Saturday, 2 April 2011


About a month ago, on March the 1st, I was made redundant by the company with whom I'd been employed for just over twenty years.

It was a move prompted by the restrictive financial climate and a change in administration and, while I was initially stunned and a little bitter at the decision, I suspect I should have sought greener pastures of my own accord quite some time ago.

A former senior colleague once told me, as I'd come up to my tenth year with the company, that once you've had the same employer for ten years, it's time to leave and get a life! This was said tongue-in-cheek, but in the back of my mind, I think I pretty much agreed with the sentiment.

Of course there are pros and cons in any situation, and the clear advantage to long-term employment was the acquired sense of stability that makes it easier to commit to a mortgage, marriage and family.  So I stuck around. Ironically, while this work colleague left the company a few years later when she reached retirement age, my termination has come just a year prior to my first child starting school. Different dynamic, different consequences.

So here I am, a free agent after two decades, a well-heeled design professional in my early 40s with a comprehensive knowledge of the various processes involved in getting a graphic asset all the way from concept to pre-press stage for any number of production methods. As impressive as I hope that last sentence sounds, I know the chances of landing a secure long-term position with a single firm are pretty slim, certainly in the regional area that we've chosen to call home.

In any case, after all those years why would I want to go back to the same old grind?  What better opportunity to set my sights on something a little more fulfilling, even if it doesn't pay as much.  I've only been a month away from the job that has defined me for so long, but already I feel far more relaxed than I have in years, I've enjoyed playing with our kids more than I have in a long while, and I finally have the time to expand my professional knowledge beyond what I've needed to know to get my everyday tasks completed.  That last point is quite pertinent; despite my expertise in press media, it's obvious that most of my younger professional peers have been more smoothly indoctrinated into the broader disciplines of multimedia than I could ever have hoped to be.  And there lies the con of longterm employment with a single firm; you don't get to be a jack of all trades.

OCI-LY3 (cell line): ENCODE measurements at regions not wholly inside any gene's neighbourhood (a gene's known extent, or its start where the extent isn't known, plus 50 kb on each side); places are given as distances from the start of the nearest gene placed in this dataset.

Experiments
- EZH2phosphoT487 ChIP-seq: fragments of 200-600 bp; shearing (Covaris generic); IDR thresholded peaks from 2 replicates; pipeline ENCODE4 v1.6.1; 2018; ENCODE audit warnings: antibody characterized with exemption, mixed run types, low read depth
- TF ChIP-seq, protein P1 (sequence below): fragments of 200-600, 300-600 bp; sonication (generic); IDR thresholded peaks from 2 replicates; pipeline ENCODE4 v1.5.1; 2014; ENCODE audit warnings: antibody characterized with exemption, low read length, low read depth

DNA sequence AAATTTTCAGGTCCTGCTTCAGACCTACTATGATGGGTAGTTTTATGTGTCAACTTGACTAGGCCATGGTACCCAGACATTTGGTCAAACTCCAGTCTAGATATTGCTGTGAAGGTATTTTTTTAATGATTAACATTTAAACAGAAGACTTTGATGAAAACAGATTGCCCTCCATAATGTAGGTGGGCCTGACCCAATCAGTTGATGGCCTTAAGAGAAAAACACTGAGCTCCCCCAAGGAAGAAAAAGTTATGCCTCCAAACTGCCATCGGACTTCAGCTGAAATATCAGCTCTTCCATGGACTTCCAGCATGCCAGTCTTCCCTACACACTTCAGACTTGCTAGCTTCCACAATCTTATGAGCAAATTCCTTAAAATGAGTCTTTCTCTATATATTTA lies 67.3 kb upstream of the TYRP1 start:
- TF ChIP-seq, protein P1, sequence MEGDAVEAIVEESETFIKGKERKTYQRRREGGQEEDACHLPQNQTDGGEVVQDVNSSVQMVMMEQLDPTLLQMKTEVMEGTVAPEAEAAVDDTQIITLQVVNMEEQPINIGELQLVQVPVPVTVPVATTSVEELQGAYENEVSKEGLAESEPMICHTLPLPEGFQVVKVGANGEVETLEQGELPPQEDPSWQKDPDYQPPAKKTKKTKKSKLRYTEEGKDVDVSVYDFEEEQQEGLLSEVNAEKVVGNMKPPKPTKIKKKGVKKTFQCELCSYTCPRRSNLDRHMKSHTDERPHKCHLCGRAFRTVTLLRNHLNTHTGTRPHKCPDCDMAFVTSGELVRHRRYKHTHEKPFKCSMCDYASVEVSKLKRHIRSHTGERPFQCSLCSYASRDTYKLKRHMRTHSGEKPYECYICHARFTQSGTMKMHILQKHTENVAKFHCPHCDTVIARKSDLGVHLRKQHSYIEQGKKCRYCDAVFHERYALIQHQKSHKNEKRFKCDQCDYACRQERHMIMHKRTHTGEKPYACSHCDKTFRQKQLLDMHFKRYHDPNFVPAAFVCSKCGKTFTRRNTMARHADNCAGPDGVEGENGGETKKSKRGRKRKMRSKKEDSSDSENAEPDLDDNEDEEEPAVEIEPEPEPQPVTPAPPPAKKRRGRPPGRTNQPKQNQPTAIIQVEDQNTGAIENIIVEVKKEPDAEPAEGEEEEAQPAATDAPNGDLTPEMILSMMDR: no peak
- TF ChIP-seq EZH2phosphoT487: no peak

But as I said, I now have the time to catch up. I'm already one-third of the way through a comprehensive self-paced course in Dreamweaver® - a program I've been dying to master but which has sat forlorn and neglected for many years in my Applications folder among the more well-used apps of the Adobe® Creative Suite®. I'll be pleased when I can say I've mastered every app, and can justify having purchased the entire package in the first place!

So what happens once I've got myself up to speed with contemporary design disciplines?  What will I do with all this updated knowledge?  First and foremost, I'll be applying it to my own creative projects, which may or may not make me a lot of money.  And I would also like to offer my services to small businesses as a professional consultant in the application of brand design management.

"He said what now?"  Basically, I would like to provide small start-up enterprises with a grassroots understanding of how to foster a positive image of their business through a well managed presence in various media.  This is called brand design, and it's a concept that all the big players embrace through strict and structured management. Unfortunately, the big players embrace it because they can afford to employ staff who specialise in design management.  The small players, meanwhile, are too busy keeping the business viable through day-to-day operations to worry about what appears to be a fairly frivolous concept.

More often these days, design studios are promoting the advantages of brand design management to their potential clients, but from my observations over the last two decades, what the design world thinks is important for businesses bears little resemblance to what small business operators are able to give priority. Logo design is as far as many relationships go between a small businesses and a design studio, and in many cases the lack of understanding between the business manager and the designer results in a brand presence that fails to do justice to the business.

The philosophy behind brand design management is often expressed in a manner that ostracises the small business community, and it's no wonder that there is a significant gap between those businesses who indulge and those who don't.

There has to be a middle-ground that benefits all parties. I'd like to put my accumulated experience to good use and help the small business community tap into the knowledge-base that has served the big players so well.

In future posts, I'll explore the fundamental aspects of brand design and suggest ways that small business operators can cost-effectively accommodate procedures that add perceived value to their operations.

I look forward to feedback from both designers and small business operators.

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